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Aviators set out around the world

Aviators set out around the world

Bay Area trio attempt

By Sean Holstege
STAFF WRITER

In the spirit of Amelia Earhart and Charles Lindbergh, three Bay Area pilots are setting out today to become the first to circle the globe in a Cessna, and they're flying into the wind.

The flight could break 39 world records and will start and end in Teterboro, N.J., after 70 hours and 22,860 nautical miles in the air, and 18 stops in 13 countries.

Along the way, the "World Flight" crew will land at the home of a former top-secret Soviet submarine base, where 15 years ago they would have been shot out of the sky. They will brave the tempestuous skies and isolation of the Bering Strait and North Atlantic and cross the Arabian Desert, all in a specially modified twin-engine jet that weighs little more than a fully loaded Humvee.

To Matt Brooks, the 52-year-old flight commander from San Francisco, pilot Fred Lohden, 62, of Oakland and San Ramon navigator Tim Weber, 32, the adventure is like a cross between a just-for-the-fun-of-it road trip and a thrill of the challenge.

"How cool is it to fly around the world with a bunch of guys you like?" said Brooks, who owns the 26-year-old Cessna 501 Citation. "I never thought I could do something like this or ever have the opportunity to even try it."

But when he bought the plane 11/2 years ago and started planning a trip to Europe, one thing led to another.

"A friend said, 'If you do that, why not take it to Africa?' I looked at the map and said, 'Hell, why not take it around the world?'" Brooks recalled.

Then, Garrett Aviation Services offered to modify the wings to be more fuel efficient, and Williams International, a Michigan firm, agreed to put in two new high-performance engines. By the time Houston-based Universal Weather and Aviation Inc. chipped in navigation and logistical help, the Bay Area men were on their way to a record attempt. What started as a lark became an earnest effort last September.

The modifications improve the fuel efficiency, lift, airspeed and range of the small corporate jet so much that the crew felt it could not only comfortably become the first in its weight class to circle Earth, but could do it going the wrong way. Such expeditions generally fly east to take advantage of the Northern Hemisphere's jet stream as a tailwind.

The biggest challenge will be attentiveness and weight. The team ripped out all the seats and will pack only bottled water and such dried foods as granola bars, powdered soup, oatmeal and peanut butter and crackers.

The crew will take turns flying the plane in four-hour shifts. Some legs of the trip will last five hours, but the crew hopes to be on the ground no more than an average 20 minutes. Some fuel, a quick inspection, a check of the electronic maps -- paper ones weigh too much -- and it's back in the air for another 1,500 miles to New Delhi or Bangkok or Warsaw at a cruising altitude of around 40,000 feet.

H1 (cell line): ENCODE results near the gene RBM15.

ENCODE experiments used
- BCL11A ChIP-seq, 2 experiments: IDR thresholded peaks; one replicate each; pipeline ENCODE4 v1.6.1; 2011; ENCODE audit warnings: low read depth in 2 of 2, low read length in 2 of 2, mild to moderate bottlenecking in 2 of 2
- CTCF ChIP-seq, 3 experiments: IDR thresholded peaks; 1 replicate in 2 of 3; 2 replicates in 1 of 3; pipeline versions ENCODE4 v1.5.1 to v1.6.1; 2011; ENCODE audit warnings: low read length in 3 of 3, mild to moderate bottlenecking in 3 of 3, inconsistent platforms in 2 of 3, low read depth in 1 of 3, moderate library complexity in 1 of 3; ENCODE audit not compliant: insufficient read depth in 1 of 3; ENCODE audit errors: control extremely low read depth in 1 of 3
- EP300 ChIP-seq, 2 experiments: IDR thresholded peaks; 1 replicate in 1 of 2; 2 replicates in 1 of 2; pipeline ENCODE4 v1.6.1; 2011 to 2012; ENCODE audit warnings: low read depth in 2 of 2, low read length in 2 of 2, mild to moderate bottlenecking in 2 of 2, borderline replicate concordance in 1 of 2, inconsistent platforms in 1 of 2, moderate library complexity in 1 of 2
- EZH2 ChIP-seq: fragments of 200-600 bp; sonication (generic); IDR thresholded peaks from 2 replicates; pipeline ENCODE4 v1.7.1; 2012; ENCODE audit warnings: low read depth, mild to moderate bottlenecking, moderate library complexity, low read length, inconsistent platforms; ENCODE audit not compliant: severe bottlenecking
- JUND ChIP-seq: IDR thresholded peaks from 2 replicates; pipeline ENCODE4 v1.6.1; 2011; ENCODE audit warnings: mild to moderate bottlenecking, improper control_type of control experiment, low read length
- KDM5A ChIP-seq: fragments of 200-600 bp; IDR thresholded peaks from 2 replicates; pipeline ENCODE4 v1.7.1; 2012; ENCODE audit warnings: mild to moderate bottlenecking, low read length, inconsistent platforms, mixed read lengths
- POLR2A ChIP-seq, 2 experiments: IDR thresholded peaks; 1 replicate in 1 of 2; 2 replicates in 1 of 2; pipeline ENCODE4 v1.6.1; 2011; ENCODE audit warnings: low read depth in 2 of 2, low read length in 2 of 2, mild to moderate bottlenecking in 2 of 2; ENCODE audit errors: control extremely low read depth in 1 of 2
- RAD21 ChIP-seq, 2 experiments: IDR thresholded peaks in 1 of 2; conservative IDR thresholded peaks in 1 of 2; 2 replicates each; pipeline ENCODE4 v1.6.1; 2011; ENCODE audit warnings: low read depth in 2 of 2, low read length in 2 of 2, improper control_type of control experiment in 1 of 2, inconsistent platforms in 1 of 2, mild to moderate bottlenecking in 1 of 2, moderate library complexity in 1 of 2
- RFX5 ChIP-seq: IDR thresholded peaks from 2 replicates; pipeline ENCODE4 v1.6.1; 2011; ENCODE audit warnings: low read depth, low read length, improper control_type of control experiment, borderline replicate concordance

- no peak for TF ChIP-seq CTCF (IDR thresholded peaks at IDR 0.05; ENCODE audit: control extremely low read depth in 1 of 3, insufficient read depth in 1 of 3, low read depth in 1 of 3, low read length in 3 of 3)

"Our biggest challenge is over water where we don't have many options. We're flying over Siberia where there are no places to land. From Nome to Petropavlovsk we are at the mercy of the plane," said Lohden. "If something goes wrong -- yikes."

Just in case, there is an inflatable rubber dinghy and life vests. But these guys are old pros. Among them they have logged at least 30,000 flying hours and have flown for a combined total of almost 95 years. Lohden, who like Weber flew for commercial jetliners and now works as a NASA aviation analyst, is matter-of-fact about the risks.

"I've been flying 35 years. Once we lift off, it's business for me. I want to make sure everything is working well," the Oakland pilot said.

"I don't think any of our sponsors would want to put their names on the side of the plane if this wasn't well thought through," said Brooks, who thinks logistics and careful planning are the biggest challenges.

Even late last week, World Flight was still getting Polish permits.

"Nothing is certain, and things can go wrong, but we've designed a flight plan that's well within my risk quotient," Brooks said. "We're not being foolhardy. All of us are conservative by nature and this is a conservative plan."

That means most legs of the trip are closer to 1,500 miles than the 2,000-mile range, and there are plenty of redundant landing sites in case the World Flight team has to deviate from its plan.

Along the way they will be tracked by three technical teams monitoring their progress around the clock, while they will -- unlike Earhart -- avoid getting lost by following electronic maps and global positioning systems.

The Citation isn't much bigger than early aviators' planes. Like them, Lohden, Weber and Brooks will have to keep a close eye on wind, fuel consumption, range and any mechanical malfunction that could cut the trip short.

"I'm a little intimidated to think I could have the possibility to set a world record in aviation. It's an honor, because I'm just an ordinary guy," said Brooks, a lawyer by training -- a lawyer who reads Lindbergh biographies.

Contact Sean Holstege at sholstege@angnewspapers.com